View all newsletters
Sign up to our newsletters

Support 110 years of independent journalism.

  1. Politics
20 December 2006updated 27 Sep 2015 2:33am

Quakers and peace

Beliefs and a personal religious journey

By Sally Brooks

Quakers are inextricably linked to peace. It is one of the Quaker testimonies, which also include truth and integrity, equality and community, simplicity and the earth and environment.

It took me some time to feel comfortable with pacifism. It is not always an easy concept – particularly with compelling arguments for ‘just war’, such as the Second World War. Some people are sceptical of us, believing us to be idealists and naïve.

But what is idealistic in one generation can become a cherished right in the next. This can be seen in the Quakers’ involvement in the abolition of slavery in Britain. Next year is the bi-centenary of the Abolition of the Slave Trade Act, 1807.

Quakers saw the trade as a violation of their fundamental belief in equality of all people and began the campaign at a time when the world regarded slavery not only as acceptable, but inevitable.

The idea that society might function without slaves was unthinkable. It was many decades before the slave trade came to be seen by a critical mass as morally unacceptable and was eventually brought to a halt.

Select and enter your email address Your weekly guide to the best writing on ideas, politics, books and culture every Saturday. The best way to sign up for The Saturday Read is via saturdayread.substack.com The New Statesman's quick and essential guide to the news and politics of the day. The best way to sign up for Morning Call is via morningcall.substack.com Our Thursday ideas newsletter, delving into philosophy, criticism, and intellectual history. The best way to sign up for The Salvo is via thesalvo.substack.com Stay up to date with NS events, subscription offers & updates. Weekly analysis of the shift to a new economy from the New Statesman's Spotlight on Policy team.
  • Administration / Office
  • Arts and Culture
  • Board Member
  • Business / Corporate Services
  • Client / Customer Services
  • Communications
  • Construction, Works, Engineering
  • Education, Curriculum and Teaching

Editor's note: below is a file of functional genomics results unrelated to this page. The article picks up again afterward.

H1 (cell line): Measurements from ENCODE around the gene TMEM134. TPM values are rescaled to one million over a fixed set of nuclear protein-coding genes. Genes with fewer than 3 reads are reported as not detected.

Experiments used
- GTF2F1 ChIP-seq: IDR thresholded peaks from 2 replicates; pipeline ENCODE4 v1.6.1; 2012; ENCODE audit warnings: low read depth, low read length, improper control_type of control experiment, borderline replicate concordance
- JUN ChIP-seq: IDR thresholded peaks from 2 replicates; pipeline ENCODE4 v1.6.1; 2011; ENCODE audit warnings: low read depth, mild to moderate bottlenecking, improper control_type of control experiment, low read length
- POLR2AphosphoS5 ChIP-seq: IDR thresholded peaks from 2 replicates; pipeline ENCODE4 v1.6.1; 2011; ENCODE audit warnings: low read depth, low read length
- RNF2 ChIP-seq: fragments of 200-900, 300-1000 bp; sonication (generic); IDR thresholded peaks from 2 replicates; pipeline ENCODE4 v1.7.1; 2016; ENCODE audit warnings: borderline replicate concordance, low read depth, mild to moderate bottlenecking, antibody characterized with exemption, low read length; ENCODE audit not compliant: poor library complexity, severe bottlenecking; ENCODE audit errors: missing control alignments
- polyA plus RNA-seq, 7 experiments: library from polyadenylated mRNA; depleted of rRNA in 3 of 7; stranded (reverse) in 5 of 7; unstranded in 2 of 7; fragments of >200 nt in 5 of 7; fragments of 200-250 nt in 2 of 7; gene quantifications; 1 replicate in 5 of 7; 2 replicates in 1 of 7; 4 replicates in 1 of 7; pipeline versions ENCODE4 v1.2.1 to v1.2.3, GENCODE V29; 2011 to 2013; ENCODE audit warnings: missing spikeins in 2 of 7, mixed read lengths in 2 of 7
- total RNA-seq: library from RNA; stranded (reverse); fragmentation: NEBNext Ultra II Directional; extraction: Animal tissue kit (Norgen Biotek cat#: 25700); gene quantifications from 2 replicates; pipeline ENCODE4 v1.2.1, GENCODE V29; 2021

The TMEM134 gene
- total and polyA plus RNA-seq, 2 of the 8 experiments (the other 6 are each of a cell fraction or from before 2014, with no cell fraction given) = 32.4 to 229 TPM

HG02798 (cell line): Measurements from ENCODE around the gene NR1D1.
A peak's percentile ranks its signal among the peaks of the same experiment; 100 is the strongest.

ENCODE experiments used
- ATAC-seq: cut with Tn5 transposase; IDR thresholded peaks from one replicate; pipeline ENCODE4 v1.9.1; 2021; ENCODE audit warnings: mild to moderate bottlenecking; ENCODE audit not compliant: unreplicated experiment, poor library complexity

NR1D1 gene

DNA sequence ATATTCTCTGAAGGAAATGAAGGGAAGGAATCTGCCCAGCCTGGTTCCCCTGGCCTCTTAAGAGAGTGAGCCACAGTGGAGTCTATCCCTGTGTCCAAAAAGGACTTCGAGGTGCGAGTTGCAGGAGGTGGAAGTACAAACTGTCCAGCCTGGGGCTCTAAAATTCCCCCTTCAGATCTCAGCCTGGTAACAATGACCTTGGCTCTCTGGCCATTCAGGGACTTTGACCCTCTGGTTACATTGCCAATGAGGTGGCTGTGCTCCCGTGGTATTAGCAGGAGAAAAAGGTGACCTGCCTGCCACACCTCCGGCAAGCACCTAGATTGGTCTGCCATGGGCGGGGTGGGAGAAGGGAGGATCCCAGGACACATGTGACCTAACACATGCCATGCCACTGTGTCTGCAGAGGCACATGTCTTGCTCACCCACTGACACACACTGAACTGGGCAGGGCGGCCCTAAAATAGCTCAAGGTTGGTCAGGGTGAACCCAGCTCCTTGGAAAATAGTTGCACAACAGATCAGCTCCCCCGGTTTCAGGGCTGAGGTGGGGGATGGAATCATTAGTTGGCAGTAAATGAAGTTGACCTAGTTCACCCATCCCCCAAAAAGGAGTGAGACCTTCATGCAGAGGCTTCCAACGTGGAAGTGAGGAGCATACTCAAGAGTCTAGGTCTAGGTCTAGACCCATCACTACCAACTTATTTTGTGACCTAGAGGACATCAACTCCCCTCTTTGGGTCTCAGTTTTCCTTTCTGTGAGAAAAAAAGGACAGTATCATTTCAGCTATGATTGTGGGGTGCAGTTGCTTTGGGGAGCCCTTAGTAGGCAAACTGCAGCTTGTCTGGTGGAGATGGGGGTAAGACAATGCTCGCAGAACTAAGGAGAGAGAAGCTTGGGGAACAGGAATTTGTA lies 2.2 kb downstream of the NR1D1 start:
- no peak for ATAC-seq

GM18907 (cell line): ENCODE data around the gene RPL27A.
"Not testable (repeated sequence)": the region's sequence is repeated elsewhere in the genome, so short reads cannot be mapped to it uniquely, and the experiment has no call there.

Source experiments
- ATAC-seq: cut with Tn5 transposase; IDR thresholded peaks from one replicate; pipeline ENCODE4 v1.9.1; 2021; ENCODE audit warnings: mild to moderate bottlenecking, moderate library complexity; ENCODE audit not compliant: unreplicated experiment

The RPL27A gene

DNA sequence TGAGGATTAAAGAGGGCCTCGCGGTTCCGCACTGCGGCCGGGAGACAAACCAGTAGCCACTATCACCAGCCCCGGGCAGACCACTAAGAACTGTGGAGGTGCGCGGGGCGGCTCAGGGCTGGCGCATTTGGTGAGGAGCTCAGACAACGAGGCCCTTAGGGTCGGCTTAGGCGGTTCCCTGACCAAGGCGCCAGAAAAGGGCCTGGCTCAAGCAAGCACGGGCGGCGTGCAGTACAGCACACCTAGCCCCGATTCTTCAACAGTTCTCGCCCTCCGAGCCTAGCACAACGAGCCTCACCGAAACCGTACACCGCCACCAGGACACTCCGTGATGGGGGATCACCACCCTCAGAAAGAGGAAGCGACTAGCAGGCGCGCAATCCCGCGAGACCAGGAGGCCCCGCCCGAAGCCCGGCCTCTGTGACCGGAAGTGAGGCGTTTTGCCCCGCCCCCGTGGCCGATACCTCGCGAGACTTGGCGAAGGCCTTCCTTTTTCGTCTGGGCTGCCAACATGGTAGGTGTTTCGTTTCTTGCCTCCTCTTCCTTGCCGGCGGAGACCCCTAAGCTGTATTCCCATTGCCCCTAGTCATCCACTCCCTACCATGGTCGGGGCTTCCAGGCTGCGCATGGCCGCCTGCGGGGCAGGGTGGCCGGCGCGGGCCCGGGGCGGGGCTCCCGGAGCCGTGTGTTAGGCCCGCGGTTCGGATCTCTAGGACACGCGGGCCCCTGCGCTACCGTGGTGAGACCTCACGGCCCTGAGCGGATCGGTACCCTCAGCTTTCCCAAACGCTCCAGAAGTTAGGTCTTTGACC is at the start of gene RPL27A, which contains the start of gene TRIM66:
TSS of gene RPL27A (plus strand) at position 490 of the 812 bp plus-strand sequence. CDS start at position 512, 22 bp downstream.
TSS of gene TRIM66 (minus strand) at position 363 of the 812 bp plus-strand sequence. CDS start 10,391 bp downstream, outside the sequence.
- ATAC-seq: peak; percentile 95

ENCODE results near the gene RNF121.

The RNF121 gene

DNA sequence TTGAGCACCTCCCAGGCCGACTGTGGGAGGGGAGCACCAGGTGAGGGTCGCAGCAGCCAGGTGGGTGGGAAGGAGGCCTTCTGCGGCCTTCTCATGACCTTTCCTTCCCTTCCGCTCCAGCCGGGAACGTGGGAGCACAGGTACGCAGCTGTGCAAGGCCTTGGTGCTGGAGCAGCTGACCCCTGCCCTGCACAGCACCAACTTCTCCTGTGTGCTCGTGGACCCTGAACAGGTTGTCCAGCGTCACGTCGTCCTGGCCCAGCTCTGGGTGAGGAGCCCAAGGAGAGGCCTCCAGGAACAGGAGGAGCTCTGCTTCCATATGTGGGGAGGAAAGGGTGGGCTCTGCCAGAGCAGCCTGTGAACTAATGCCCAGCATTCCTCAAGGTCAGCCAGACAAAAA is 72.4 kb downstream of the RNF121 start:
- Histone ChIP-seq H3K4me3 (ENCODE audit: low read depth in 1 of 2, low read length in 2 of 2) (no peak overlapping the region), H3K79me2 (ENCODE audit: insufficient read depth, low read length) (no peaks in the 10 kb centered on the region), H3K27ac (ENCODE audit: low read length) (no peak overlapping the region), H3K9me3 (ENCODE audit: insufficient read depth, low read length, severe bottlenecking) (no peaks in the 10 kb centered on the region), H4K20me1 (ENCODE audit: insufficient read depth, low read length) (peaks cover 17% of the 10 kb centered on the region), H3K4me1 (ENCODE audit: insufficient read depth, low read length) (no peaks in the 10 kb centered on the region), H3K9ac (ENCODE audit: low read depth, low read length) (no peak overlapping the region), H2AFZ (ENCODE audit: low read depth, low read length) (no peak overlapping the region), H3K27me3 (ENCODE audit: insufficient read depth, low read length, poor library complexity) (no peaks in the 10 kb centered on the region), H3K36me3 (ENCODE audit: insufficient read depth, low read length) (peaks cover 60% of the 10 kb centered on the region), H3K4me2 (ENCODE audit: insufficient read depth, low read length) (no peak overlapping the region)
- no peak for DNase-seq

• Environment, Conservation and NRM
  • Facility / Grounds Management and Maintenance
  • Finance Management
  • Health - Medical and Nursing Management
  • HR, Training and Organisational Development
  • Information and Communications Technology
  • Information Services, Statistics, Records, Archives
  • Infrastructure Management - Transport, Utilities
  • Legal Officers and Practitioners
  • Librarians and Library Management
  • Management
  • Marketing
  • OH&S, Risk Management
  • Operations Management
  • Planning, Policy, Strategy
  • Printing, Design, Publishing, Web
  • Projects, Programs and Advisors
  • Property, Assets and Fleet Management
  • Public Relations and Media
  • Purchasing and Procurement
  • Quality Management
  • Science and Technical Research and Development
  • Security and Law Enforcement
  • Service Delivery
  • Sport and Recreation
  • Travel, Accommodation, Tourism
  • Wellbeing, Community / Social Services
Visit our privacy Policy for more information about our services, how New Statesman Media Group may use, process and share your personal data, including information on your rights in respect of your personal data and how you can unsubscribe from future marketing communications.
THANK YOU

This was a long-term campaign, and I feel the same way about peace. We are taking baby steps, but progress nonetheless. Without hope of peace, there will never be peace. With hope, there is at least a chance.

But peace is more than stopping war for me, it is about peace of mind. This is a difficult state to achieve, but I think I sometimes get close, through the silence. My journey towards personal peace started a long time ago. I was nine and I asked my parents if they would buy me a bible please.